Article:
Tenure gets a bad reputation because bad teachers are still in the classroom. The general public, as well as educators, wants to believe that all teachers could, would, and should be GOOD teachers and all bad teachers should be fired. This is simply not possible — in ANY profession. I would ask professionals of any profession to think about your coworkers and how hard it is to fire an employee at your company. Do people just get shifted around? Does it take six to twelve months to get a person out? Does a manager not see the whole picture of the employee’s performance? The same things happen in education.

Bad teachers are still in the classroom because:

  • There are varying definitions of “bad” — A parent may believe a teacher is bad because of issues arising with an individual child. The parent perception of this teacher may be negative, but that does not mean the teacher is a “bad” teacher. There is no such thing as a perfect teacher.
  • “Bad” teachers get shuffled around — This happens either because the teacher voluntarily moves around, or because the administration finds excuses to move the teacher out. It takes a while to realize a teacher isn’t performing, and sometimes the teacher has moved on before their poor performance can be documented.
  • Due Process takes time — A principal can’t walk in an see a teacher having a bad day and immediately terminate the teacher. The “bad” teaching must occur over time consistently and be documented. The teacher must be notified and allowed to attempt improvement. Teaching is a profession of constant learning, and we have to allow for that.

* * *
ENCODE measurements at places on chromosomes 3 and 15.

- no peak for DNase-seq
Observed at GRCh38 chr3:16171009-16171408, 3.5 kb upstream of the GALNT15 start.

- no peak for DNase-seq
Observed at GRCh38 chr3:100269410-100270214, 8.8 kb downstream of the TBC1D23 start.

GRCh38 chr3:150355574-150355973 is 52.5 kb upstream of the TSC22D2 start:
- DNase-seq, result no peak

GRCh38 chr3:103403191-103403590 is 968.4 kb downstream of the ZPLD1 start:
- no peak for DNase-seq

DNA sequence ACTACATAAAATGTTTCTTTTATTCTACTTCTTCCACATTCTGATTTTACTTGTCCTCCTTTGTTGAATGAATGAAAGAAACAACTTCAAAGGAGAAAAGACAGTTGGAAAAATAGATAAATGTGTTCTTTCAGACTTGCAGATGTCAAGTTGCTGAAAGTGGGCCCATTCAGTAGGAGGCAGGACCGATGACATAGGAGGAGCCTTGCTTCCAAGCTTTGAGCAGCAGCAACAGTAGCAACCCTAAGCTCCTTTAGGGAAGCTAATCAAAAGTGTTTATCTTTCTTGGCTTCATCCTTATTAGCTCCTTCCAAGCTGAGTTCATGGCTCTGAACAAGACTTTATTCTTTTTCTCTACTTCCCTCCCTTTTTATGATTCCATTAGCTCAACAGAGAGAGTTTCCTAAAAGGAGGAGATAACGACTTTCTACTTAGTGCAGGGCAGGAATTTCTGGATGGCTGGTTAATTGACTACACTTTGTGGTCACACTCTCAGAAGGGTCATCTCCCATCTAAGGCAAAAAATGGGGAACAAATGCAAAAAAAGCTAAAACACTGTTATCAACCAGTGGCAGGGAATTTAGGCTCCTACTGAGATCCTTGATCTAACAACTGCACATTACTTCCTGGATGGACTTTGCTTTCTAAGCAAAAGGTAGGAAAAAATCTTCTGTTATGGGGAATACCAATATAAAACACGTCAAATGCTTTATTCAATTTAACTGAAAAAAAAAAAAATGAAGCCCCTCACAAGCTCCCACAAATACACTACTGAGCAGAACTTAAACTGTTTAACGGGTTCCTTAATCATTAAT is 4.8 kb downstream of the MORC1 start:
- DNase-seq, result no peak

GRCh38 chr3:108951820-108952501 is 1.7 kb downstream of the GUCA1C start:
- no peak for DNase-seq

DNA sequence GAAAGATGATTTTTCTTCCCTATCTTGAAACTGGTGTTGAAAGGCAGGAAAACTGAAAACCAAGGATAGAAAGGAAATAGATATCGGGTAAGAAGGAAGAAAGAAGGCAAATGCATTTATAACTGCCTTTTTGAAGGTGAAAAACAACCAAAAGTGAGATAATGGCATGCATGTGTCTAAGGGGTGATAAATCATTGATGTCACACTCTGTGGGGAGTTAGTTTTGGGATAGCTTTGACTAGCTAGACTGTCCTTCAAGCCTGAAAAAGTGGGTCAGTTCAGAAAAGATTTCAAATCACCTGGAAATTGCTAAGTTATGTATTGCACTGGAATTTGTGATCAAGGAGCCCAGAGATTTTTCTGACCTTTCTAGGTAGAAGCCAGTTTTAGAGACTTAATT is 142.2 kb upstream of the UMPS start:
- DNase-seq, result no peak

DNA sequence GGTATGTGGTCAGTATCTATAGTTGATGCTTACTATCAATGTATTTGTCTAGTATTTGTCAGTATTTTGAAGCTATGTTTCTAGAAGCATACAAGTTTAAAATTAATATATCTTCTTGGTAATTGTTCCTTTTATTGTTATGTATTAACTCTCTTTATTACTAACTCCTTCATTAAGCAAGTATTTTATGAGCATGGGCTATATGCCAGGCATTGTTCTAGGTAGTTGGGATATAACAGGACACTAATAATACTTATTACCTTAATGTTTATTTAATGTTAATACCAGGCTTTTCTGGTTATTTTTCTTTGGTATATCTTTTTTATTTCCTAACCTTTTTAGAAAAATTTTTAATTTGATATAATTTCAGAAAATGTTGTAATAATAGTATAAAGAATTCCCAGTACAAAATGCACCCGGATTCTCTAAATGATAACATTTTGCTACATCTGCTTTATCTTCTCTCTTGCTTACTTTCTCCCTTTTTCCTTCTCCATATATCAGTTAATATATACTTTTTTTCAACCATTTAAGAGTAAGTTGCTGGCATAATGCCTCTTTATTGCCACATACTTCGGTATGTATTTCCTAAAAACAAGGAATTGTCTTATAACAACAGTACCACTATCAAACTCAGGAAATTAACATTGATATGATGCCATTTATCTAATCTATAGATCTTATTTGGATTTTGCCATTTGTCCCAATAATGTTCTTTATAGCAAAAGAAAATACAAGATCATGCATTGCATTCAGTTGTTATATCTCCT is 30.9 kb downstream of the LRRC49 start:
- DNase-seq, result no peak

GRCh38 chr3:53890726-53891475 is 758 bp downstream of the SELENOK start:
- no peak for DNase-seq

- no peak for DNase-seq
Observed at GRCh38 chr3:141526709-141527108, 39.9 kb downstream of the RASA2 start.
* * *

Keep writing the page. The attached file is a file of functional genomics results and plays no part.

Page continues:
• The evaluation tools lower the bar — Sometimes the evaluation instruments are too easy. Under these, everyone looks like a good teacher. No one ever gets an “unsatisfactory.” Many school districts have changed their tools to make them stronger and more accurate.
  • Administrators are too lenient — Whether from lack of knowledge or assertiveness, some administrators mark teachers as “proficient” even when they aren’t. They also may not follow through on the process of eliminating a bad teacher because it’s too time consuming, they aren’t organized, or they fear the repercussions.
  • It’s hard to know what a teacher really does — The only people who really know if a teacher is good or bad are the students and the teacher himself/herself, and both of these are biased. We rely on administrator observations, both formal and informal, to make “objective” decisions about teacher performance. Some teachers teach differently when they know they are being watched…which is a very small percentage of the time. Test scores and grades can’t even tell the whole story.

When “bad” teachers are still in the classroom, the public thinks these folks are being protected by tenure. That simply isn’t the case. There are many other factors in place. Teachers are subject to judgement from such a variety of sources with completely different agendas (students, parents, the public, policy makes, administrators, and other teachers) that the definition of “good” and “bad” is so subjective, anyway. Tenure isn’t a matter of protecting bad teachers, but rather a manner of protecting good teachers from unnecessary termination.